OK. our JFrame import statement is written like;
As an alternative, you can import all the Classes in the swing package. For that use following format.
Now your working Class knows not only JFrame but all the Classes in the package swing such as JButton, JLabel, JPanel,JOptionPane…..etc.
If you need to import multiple Classes from the same package, you can use this way…this is often used in GUI programming.
Anyway, swing is not actually used today! The swing objects have an old look and feel…look and feel matters when developing desktop applications. Nobody likes to have a GUI in the 90s. Therefore we have GUI developing software platforms such as JavaFX today, to develop rich, modern looking user interfaces.
Back to the discussion. We can create our own packages as well. You might have seen that, after we create a new Class in a Java project in eclipse, it is already in a certain package called “default package”.
Default package is actually no package at all 🙂 We have to create our own packages when we are writing big programs with a lot of Classes.
Creating a package is simple. Go to File → new →Package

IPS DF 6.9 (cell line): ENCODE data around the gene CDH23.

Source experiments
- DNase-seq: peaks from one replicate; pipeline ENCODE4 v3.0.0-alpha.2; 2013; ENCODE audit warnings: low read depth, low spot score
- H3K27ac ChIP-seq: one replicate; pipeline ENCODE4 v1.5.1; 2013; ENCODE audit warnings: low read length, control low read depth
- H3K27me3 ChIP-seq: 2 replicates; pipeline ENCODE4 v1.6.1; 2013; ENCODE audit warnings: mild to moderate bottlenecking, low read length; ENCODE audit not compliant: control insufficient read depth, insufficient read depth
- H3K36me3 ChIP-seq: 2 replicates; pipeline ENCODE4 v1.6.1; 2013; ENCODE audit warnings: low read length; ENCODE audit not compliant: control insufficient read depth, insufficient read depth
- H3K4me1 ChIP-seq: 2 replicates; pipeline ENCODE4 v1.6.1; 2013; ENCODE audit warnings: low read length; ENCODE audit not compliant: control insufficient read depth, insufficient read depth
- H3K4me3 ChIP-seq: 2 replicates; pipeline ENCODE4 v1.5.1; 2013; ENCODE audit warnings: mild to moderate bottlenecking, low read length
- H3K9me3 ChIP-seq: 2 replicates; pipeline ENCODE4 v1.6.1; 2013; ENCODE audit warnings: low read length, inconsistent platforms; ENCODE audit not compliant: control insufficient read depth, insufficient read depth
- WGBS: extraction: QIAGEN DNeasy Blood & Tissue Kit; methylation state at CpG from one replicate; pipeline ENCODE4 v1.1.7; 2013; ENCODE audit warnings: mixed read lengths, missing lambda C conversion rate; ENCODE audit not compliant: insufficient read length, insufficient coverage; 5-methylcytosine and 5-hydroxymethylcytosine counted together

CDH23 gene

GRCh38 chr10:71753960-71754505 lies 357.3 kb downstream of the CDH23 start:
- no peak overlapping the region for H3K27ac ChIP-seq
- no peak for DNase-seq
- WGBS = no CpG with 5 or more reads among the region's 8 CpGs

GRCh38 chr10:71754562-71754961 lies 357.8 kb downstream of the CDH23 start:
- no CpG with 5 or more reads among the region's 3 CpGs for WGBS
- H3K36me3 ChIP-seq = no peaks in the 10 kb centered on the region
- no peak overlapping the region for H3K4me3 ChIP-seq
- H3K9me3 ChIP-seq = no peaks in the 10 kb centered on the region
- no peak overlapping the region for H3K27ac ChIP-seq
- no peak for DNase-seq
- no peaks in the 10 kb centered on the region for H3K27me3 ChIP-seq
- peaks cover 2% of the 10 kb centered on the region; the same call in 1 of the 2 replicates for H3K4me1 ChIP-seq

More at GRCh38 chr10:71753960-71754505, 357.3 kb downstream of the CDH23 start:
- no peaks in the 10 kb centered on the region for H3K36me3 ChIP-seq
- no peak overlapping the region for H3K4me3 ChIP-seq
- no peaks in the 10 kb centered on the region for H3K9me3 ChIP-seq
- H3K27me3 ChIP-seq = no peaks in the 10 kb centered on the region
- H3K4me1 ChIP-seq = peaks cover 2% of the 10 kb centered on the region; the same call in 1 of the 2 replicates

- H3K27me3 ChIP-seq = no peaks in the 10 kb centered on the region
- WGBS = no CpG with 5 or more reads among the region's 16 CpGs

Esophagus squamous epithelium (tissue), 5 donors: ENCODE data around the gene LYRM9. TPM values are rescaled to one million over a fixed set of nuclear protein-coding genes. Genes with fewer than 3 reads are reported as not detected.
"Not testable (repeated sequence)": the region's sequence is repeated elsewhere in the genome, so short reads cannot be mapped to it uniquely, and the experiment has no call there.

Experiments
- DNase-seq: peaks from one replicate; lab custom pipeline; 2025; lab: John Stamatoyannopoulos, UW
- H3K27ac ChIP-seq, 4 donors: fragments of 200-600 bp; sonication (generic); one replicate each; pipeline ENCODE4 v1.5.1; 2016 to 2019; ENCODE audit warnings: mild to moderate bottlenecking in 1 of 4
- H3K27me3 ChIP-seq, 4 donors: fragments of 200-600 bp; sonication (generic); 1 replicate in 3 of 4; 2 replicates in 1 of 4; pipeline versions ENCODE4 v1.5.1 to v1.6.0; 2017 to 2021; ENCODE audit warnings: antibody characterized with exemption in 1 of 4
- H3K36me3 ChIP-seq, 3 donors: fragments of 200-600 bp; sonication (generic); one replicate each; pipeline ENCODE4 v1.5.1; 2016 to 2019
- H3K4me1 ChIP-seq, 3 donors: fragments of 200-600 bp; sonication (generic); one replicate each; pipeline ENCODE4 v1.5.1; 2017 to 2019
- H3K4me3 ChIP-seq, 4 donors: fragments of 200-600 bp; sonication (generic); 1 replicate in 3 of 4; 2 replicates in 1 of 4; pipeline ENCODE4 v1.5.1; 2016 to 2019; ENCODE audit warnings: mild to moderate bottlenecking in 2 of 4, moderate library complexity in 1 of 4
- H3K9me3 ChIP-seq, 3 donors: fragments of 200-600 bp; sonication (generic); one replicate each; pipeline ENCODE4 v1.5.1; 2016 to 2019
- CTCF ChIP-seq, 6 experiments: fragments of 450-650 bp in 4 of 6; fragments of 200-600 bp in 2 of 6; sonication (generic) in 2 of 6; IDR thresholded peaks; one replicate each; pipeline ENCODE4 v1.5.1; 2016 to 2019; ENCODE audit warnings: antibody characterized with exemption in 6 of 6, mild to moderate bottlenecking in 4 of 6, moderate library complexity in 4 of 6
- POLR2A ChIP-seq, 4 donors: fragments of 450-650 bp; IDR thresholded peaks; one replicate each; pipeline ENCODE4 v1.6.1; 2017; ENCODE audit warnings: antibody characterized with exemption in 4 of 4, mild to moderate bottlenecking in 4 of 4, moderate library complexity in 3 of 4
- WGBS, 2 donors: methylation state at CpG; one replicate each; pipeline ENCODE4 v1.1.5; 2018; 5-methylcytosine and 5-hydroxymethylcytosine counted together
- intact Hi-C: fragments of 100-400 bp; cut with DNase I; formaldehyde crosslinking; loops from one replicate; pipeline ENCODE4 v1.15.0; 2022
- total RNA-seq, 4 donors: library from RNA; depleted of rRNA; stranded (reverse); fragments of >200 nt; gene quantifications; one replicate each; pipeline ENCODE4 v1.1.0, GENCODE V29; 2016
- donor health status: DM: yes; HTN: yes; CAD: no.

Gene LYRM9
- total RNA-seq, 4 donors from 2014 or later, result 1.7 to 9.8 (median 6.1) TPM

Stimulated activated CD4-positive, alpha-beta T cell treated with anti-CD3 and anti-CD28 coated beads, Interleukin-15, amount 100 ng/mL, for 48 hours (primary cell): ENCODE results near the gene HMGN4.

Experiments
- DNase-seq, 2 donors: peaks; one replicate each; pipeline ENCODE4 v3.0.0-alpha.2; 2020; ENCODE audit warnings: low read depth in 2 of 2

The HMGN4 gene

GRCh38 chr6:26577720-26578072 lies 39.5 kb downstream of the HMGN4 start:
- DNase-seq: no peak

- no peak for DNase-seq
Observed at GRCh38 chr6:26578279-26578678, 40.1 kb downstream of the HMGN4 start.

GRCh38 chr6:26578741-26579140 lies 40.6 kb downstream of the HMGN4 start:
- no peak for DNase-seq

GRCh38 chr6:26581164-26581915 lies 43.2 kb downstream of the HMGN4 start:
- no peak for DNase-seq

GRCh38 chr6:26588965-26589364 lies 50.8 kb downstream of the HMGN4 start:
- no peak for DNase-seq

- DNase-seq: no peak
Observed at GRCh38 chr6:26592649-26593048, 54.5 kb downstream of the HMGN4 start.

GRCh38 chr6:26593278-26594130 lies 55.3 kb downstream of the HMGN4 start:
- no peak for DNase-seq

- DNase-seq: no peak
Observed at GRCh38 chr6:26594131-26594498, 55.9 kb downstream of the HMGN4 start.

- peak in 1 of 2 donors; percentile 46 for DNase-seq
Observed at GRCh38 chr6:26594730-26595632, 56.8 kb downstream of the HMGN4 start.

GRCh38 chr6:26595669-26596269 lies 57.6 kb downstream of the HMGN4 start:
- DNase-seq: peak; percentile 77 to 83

Make sure you have the Source folder as your working Java Project folder. Give your package a suitable name and hit OK.
Then, an empty package is created. Now you can add any Class file to it. Just drag a Class file from your default package to this newly created empty package. You can see that the Class file is then categorized under the new package.
The Classes in the same package can see each other. You don’t have to import them explicitly.
But Classes in different packages can’t see each other. Even if the two packages are in the same project folder. You have to import them.
Importing from the same Package
If you want to import any Class from another package in the same project, you can use the import statement in the form <PackageName>.<ClassName>;
If you want to import all the Classes of the package, use *.
How to import a Class from a different Project?
Now suppose you want to import a Class from a different project. For that, you have to do a bit more work 🙂
First, write click on the Java project folder that you are currently in and select Properties.
Then, go to Java Build Path.
From that, select, Projects and press “add” button in the right.
Next, select the Java Project folder where you want to import the Class from. Don’t forget to put the tick 🙂 Click OK.
Finally, you can call the import statement in the usual format <packageName>.<ClassName>; at the top of your Class.
One final note…
What happens if there are two Classes with the same name in your imports? For example, java.util.Date vs java.sql.Date?
Then when you create a Date object, your computer might fall in to a trouble of deciding which would be chosen.
So, it would be an error to import such two Classes with the same name and you have to avoid it. But if you really need objects of both of them, just refer the two Classes with their full names…
java.sql.Date date = new java.sql.Date(0);
java.util.Date date2 = new java.util.Date();